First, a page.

Using emmer wheat to discover genes involved in drought tolerance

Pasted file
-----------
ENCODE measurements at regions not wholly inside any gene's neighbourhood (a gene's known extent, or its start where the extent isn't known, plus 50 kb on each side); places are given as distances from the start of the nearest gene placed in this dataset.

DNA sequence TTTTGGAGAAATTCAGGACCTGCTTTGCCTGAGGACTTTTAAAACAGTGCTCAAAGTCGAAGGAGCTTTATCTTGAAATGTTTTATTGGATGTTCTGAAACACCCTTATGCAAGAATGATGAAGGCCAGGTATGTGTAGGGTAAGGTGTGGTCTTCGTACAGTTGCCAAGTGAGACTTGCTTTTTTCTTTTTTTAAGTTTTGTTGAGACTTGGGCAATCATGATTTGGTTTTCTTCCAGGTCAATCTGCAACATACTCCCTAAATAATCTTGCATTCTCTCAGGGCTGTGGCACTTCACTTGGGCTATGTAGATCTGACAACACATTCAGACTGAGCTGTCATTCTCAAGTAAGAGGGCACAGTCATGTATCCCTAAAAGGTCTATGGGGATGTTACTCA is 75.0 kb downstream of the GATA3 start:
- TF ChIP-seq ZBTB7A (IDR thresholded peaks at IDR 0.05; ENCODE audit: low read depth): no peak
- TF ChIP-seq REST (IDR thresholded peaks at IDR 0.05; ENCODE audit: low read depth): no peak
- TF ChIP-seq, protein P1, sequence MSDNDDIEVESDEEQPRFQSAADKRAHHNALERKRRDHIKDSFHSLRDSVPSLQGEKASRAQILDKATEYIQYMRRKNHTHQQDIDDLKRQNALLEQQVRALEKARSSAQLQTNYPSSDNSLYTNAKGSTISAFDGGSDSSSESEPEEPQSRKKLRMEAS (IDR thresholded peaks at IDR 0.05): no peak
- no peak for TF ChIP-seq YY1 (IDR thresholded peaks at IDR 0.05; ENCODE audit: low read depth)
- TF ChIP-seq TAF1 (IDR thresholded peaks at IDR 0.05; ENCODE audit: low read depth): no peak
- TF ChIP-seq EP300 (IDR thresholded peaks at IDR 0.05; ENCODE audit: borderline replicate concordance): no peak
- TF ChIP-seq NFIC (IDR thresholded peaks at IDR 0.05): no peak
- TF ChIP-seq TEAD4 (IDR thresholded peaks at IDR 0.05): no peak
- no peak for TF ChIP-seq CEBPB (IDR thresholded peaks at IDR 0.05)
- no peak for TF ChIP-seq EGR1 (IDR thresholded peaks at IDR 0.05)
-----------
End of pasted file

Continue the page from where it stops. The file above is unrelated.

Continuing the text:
Wheat is a major global crop, but its yields are severely compromised by drought, thus developing varieties with a higher drought tolerance is important. Emmer wheat (Triticum turgidum) is a wheat ancestor that contains more genetic diversity than cultivated varieties, so it can be used in genome wide association studies (GWAS) to discover alleles associated with higher drought tolerance. Here Yang et al. grew 107 emmer wheat accessions to the three-leaf stage, and then transferred them to well-watered and water-stressed conditions for a further four weeks. For each accession, they measured biomass, root length, root area and root volume in both conditions and calculated drought tolerance indexes for each trait by dividing the value in the water-stressed condition by that in the well-watered condition. These drought tolerance indexes were used as input for a GWAS and an expression GWAS (eGWAS), which allows identification of loci associated with changes in gene expression between well-watered and water-stressed conditions. Integrating these strategies identified 86 quantitative trait loci (QTLs) and 190 expression QTLs. Interestingly, one contained the SUMO protease OTS1, and silencing or knocking this out in emmer wheat increased the drought tolerance indexes. Hence, OST1 has a potential to improve wheat drought tolerance. (Summary by Rose McNelly @Rose_McN) New Phytol. 10.1111/nph.19589